Sometimes, I imagine I’m a well-known writer. With all of my other imaginary qualities, I’m a splendidly-rounded personality. The truth is, however, that I have a hard time expressing myself. My emotions don’t translate well into prose.
But tonight I’m thinking that maybe that’s not such a bad thing. Expressing myself doesn’t have to be my notable character attribute. What if I were a good listener instead?
My time of training in New York brought out reflective questions: Do I listen with my heart? Do I hear the longings behind the words people are saying? Or am I too preoccupied with finding an avenue of expressing myself?
God used New York for my “ah-ha!” moment. The real training has started since I’ve been home. So many people need listening to. What have I been missing out on all these years?
Today I had lunch with a lady from church who shared some of the struggles of being a mom. In class tonight, a student told me about the discrimination she sometimes faces as an immigrant. Just when I thought I’d used up my daily quota of compassion, another acquaintance expressed concern over potentially losing her job over a moral issue.
So, I listened. Now what? What exactly does “weep with those who weep” (Rom. 12:15) look like from day to day?
I guess I’m still learning.
Despite the diversity of New York City, Steinway street is different for me. It feels as if God is showing me a map with a red arrow and a clarifying “You are here” hovering over Steinway Street. This is very well what my life might look like for the next year while I’m in North Africa.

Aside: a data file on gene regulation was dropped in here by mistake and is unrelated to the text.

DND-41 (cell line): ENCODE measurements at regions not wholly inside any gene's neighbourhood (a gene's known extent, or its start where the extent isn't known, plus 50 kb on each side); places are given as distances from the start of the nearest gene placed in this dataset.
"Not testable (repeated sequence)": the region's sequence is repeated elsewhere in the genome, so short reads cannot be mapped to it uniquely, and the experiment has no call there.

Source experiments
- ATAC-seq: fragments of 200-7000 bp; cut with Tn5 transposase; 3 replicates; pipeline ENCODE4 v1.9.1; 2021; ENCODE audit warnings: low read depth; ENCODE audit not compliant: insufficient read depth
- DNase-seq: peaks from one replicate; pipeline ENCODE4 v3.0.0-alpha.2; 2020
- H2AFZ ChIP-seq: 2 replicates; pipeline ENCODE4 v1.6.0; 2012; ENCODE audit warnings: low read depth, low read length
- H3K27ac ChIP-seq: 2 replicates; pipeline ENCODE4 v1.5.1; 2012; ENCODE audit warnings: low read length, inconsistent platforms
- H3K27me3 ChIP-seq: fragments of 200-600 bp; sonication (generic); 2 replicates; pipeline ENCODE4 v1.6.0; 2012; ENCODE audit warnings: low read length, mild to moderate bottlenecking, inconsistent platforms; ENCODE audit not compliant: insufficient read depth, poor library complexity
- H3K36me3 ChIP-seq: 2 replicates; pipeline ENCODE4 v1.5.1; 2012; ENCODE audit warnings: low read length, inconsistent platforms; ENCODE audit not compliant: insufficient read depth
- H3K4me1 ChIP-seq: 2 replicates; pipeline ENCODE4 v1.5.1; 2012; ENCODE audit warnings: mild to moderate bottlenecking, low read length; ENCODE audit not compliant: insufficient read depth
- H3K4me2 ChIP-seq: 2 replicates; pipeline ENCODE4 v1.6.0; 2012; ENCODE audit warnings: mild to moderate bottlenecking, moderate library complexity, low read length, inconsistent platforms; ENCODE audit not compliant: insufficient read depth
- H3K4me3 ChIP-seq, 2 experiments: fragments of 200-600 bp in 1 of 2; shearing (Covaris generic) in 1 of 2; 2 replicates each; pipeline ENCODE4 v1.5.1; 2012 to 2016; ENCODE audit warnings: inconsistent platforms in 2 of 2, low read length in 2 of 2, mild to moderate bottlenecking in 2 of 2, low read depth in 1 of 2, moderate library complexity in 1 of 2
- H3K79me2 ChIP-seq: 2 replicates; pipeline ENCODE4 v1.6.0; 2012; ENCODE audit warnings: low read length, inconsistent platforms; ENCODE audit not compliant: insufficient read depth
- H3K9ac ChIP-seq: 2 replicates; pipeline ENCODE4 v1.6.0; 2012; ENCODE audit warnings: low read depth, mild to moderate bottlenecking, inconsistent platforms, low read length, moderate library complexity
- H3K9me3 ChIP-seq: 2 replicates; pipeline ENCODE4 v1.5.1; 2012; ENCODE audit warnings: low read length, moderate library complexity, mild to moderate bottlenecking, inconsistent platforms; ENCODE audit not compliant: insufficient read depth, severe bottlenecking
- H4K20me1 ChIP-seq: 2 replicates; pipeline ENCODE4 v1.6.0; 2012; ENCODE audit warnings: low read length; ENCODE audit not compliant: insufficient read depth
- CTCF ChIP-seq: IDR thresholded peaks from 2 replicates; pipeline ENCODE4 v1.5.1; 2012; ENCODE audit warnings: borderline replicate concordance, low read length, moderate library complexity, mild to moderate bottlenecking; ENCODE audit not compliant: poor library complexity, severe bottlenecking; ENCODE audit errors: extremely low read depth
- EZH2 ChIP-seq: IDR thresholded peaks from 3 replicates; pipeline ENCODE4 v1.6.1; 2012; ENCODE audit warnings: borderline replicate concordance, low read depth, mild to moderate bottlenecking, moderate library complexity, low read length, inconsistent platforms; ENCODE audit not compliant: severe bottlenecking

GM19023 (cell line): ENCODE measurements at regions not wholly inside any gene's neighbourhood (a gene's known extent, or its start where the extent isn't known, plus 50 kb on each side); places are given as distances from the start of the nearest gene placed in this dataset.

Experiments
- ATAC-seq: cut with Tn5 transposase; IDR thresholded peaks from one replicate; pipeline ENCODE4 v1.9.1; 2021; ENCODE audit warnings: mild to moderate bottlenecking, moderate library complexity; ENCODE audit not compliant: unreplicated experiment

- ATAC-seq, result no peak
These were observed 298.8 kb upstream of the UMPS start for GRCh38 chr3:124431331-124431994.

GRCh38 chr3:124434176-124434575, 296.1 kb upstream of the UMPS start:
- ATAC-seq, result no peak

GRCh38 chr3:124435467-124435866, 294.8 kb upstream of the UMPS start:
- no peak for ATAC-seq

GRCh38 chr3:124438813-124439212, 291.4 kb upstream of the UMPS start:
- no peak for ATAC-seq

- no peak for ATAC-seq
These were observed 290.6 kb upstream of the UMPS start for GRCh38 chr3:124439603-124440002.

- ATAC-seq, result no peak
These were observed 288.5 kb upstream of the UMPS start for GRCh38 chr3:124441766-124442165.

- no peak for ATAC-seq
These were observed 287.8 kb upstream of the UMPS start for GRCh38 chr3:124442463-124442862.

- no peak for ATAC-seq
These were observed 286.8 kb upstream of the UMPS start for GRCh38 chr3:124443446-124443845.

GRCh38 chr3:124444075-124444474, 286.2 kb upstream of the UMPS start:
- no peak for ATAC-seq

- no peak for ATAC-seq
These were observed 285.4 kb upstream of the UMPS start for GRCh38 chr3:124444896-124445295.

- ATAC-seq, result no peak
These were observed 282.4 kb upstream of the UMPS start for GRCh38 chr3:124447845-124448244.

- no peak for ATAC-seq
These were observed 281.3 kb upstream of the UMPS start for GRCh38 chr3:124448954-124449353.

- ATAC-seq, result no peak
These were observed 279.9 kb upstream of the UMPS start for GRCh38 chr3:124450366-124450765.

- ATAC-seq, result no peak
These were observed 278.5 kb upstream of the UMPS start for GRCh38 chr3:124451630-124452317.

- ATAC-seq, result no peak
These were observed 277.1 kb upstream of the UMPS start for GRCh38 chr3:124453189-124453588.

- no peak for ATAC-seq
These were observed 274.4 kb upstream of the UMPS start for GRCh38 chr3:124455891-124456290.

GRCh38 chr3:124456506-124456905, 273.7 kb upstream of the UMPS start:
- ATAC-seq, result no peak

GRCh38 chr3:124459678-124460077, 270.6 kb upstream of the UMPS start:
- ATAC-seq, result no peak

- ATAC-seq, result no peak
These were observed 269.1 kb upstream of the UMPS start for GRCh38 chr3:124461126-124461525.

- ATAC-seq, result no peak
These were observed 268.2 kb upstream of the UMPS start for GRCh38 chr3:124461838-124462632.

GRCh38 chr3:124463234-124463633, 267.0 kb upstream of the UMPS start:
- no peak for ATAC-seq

What are these people really like behind their cultural façade? What are their hopes, longings, and hurts?
- A woman escorting her aging mother to the doctor.
- A Lebanese man selling pastries.
- A man with a leg injury, lingering outside of the mosque.
- An middle-aged Egyptian couple–he sipping coffee and she rattling Arabic, hoping for someone to see her beyond the Alzheimer’s.
- A young lady with heavy, dark makeup–guarded and watchful.
- A sales clerk turning every hopeful conversation into a potential sale.
“They don’t know! They don’t know You.”
Last weekend I was in Ohio for a seminar. It was incredible. One of the most applicable things I learned all weekend was an analogy that exemplified a principle.
Picture yourself and your siblings as children playing in the sand. Each of you is building your own sand castle. But building a sand castle is more effective with more than one builder. You begin to strategize how you can get your siblings to help you build your castle:
You could approach their castles, mocking them: “You’re building it all wrong! How silly! It doesn’t even look like a castle!” Maybe you’d even kick over a tower.
Or you could focus on your castle, building it up with your words as well as with your hands. You could talk about your plans for your castle. “Look at this! Isn’t it great?! I want a double moat around it here… and don’t you think it would look nice to extend it out this way?”
Which method would be more likely to attract people to what you believe? Think about it.